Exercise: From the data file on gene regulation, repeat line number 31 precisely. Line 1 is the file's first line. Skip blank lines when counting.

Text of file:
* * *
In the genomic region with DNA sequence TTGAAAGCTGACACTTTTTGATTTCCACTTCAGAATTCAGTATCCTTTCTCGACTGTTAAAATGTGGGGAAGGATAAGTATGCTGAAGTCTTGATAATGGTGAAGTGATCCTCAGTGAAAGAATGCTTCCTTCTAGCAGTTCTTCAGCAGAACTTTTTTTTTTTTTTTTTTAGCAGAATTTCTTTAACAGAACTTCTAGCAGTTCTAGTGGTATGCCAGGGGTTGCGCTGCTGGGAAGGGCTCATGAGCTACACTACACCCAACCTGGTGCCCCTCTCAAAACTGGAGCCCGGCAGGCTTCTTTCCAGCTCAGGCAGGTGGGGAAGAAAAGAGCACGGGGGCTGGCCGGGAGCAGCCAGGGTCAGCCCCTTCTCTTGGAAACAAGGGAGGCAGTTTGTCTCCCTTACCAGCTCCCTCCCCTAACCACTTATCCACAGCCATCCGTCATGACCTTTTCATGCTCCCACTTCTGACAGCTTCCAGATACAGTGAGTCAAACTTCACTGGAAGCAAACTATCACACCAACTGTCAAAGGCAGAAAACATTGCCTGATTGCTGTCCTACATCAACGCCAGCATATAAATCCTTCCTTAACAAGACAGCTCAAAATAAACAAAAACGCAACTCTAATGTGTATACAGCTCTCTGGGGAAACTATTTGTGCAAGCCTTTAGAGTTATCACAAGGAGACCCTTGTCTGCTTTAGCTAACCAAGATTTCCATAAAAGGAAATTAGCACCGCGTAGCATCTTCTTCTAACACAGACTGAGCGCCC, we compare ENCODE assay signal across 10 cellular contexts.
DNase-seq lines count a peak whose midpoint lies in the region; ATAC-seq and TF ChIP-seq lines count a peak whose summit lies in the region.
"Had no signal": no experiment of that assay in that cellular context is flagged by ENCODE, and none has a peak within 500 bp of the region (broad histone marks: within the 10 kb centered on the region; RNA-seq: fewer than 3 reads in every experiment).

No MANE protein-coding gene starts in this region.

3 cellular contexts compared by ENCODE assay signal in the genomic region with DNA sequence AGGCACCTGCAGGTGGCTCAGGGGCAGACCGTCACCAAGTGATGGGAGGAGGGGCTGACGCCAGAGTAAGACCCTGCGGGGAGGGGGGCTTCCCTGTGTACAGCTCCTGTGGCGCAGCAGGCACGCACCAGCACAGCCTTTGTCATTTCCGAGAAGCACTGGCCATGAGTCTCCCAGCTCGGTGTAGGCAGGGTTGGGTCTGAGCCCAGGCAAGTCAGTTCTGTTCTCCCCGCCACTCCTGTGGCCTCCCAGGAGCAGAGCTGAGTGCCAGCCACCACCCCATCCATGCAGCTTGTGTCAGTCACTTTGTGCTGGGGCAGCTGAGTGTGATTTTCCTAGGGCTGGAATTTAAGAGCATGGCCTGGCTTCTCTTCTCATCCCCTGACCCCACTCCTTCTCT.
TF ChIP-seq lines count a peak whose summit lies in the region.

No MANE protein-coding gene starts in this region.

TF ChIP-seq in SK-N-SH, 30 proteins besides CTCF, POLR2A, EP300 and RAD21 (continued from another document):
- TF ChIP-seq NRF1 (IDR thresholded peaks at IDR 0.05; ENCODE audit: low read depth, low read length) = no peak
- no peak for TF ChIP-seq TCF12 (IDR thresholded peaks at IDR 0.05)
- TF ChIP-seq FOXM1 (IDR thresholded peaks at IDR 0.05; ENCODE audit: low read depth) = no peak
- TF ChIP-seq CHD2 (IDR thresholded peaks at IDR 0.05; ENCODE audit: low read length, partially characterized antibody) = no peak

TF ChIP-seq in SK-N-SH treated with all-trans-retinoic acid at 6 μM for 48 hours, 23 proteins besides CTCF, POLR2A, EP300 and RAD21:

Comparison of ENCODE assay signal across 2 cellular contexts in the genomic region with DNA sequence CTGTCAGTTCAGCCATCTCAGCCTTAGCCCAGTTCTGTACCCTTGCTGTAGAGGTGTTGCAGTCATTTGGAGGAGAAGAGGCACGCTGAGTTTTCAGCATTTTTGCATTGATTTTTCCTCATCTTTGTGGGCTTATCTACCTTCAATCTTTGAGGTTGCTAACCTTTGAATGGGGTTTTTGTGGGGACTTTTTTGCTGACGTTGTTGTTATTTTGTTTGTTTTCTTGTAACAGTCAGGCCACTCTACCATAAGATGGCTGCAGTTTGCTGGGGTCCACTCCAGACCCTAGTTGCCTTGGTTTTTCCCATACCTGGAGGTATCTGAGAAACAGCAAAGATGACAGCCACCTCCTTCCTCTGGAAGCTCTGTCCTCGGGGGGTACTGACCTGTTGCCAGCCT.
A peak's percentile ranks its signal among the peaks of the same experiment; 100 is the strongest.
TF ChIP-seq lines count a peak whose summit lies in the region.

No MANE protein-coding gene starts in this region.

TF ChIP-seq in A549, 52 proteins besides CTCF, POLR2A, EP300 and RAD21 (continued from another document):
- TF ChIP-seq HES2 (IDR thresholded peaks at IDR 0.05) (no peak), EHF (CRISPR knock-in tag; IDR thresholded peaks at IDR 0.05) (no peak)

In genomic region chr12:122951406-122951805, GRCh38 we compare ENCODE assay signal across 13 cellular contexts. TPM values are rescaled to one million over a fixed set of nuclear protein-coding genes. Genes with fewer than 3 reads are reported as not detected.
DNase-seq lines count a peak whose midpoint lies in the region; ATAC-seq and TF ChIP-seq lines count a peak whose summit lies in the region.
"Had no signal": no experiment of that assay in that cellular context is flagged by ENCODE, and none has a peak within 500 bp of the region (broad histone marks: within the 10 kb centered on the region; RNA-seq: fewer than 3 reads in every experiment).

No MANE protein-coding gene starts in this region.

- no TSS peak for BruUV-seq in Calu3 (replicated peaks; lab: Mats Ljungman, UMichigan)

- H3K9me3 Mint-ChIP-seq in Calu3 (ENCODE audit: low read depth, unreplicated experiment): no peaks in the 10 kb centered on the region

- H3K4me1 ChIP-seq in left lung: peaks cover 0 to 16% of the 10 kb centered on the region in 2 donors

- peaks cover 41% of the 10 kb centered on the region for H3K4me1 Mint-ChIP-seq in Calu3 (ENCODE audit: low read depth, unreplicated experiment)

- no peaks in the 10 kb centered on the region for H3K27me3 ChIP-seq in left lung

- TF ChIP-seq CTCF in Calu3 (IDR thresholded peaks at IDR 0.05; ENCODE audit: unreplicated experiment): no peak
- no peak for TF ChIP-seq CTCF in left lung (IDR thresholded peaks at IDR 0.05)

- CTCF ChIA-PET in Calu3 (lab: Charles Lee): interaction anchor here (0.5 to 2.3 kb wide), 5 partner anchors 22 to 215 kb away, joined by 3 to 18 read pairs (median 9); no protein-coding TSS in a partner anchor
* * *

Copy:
- CTCF ChIA-PET in Calu3 (lab: Charles Lee): interaction anchor here (0.5 to 2.3 kb wide), 5 partner anchors 22 to 215 kb away, joined by 3 to 18 read pairs (median 9); no protein-coding TSS in a partner anchor